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No longer against DNAR - Carers UK Forum

No longer against DNAR

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If you are against DNAR this might give you another look and angle to it.

I was absolutely against my mother having DNAR
I was adamant that I would make paramedics do resus.
That's my mindset, I was the one at parties dealing with the person who slashed their wrists or the self harmer who went too far.

Last year a paramedic broached DNAR, we had a discussion where I changed my mind about it, albeit I would still want to make them do it but I won't now. The bare bones of our conversation:-

Him: DNAR would be a brutal and violent death for her, she's so frail she won't survive it.

Me: There's a chance she might - never say never!

Him: Do you want to watch us killing your mother in a painful death

Me: I would rather hold and comfort her

So the DNAR form was done via the GP
I hate it, I really do and had many tears over it.
But her 90 year old body is too frail for resus so it is the better and humane way.
I hope it doesn't come to that but if it does, it is in place.

In the early days of covid a paramedic tried to enforce a DNAR on her saying that paramedics can now decide wether to do it or not - I refused and told him that is genocide of the elderly and if mother needs resus he will do it (she didn't). Then he went and spoke with my mother about it when I expressly told him not to, told him she's ill and she's grieving the loss of a daughter, don't go there, but he did. I told him he could have caused a heart attack or stroke doing that to her and I'd told him not to and he was out of order.

Sarcasm kicked in and I asked him if he was getting commission for DNARs!
He really was on a mission.
Any paramedic or Dr on scene or at hospital can now make the DNAR decision so I don't see the point in the DNAR form for my mother now because they won't do it anyway according to him.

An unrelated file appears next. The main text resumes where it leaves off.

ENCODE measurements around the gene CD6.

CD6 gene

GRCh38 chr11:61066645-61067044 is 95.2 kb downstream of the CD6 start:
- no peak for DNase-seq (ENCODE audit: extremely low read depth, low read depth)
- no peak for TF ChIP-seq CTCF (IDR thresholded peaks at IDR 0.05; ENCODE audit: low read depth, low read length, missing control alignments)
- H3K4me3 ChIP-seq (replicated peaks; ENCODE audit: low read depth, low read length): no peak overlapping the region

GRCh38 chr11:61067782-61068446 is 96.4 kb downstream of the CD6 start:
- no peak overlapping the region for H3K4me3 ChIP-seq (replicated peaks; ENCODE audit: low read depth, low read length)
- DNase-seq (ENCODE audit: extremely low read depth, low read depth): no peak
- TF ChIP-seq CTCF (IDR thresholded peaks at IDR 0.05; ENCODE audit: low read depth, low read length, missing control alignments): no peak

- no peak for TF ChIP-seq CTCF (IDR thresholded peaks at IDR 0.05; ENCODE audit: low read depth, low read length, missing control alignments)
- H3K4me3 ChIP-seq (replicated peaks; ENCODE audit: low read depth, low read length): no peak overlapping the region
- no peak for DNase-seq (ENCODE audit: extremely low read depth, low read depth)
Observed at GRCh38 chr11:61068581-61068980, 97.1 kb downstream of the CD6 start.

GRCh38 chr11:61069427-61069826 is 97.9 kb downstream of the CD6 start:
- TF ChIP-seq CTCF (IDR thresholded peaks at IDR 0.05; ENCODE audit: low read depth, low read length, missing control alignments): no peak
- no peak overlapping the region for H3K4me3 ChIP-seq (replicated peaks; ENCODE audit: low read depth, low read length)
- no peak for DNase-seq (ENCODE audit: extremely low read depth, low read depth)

However, she has just in case any of them are of a mind to try resus because I don't want her having a painful and brutal death which if it wasn't by medical staff would be seen as assault and murder if it was on the street I suppose.
Obviously a very personal issue.
In my husband's line of work he witnessed DNR many times. His conversations with me about it were upsetting. Words to me were don't you let them to it to me! I followed his wishes and had it put in place. Fortunately on that score it wasn't needed.
I have it in writing that I do not want DNR. Not sure my daughter's are comfortable with it. They understand never the less.
It's like POA, hoping it's never needed but who knows.
My frail mum had a conversation with a senior doctor, who explained what it would involve. The other option was "to let nature take it's course" which mum chose. She'd been increasingly fed up with being disabled for 30 years. Thanks for raising this issue, it needs to be in my will!
My Mum has a DNAR in place. She has a very dodgy heart and dementia. One or other will get her. If the dementia gets her first, there's no point in resuscitation. Her quality of life is much lower than it was even 5 years ago due to the dementia.

Her heart is such that CPR would almost certainly damage the faulty valve replacement she had 4 years ago. And if it didn't, and she survived, the vascular dementia would take a downturn.

And either way, CPR almost invariably results in broken ribs, and sometimes a cracked sternum, making breathing painful.

I've no doubt what Mum's decision would be, and I've gone with that.

Logically, dead easy. Emotionally, not so easy. But necessary.
I think the "AND" option should be offered "Allow a Natural Death". This is more broad than DNR which just refers to heart resussitation but it sounds so much more "friendly" and doesn't leave anyone with guilt about making the decision.
Agreed.
Henrietta wrote:
Sun Mar 27, 2022 5:51 pm
I think the "AND" option should be offered "Allow a Natural Death". This is more broad than DNR which just refers to heart resussitation but it sounds so much more "friendly" and doesn't leave anyone with guilt about making the decision.
Yes.
I agree.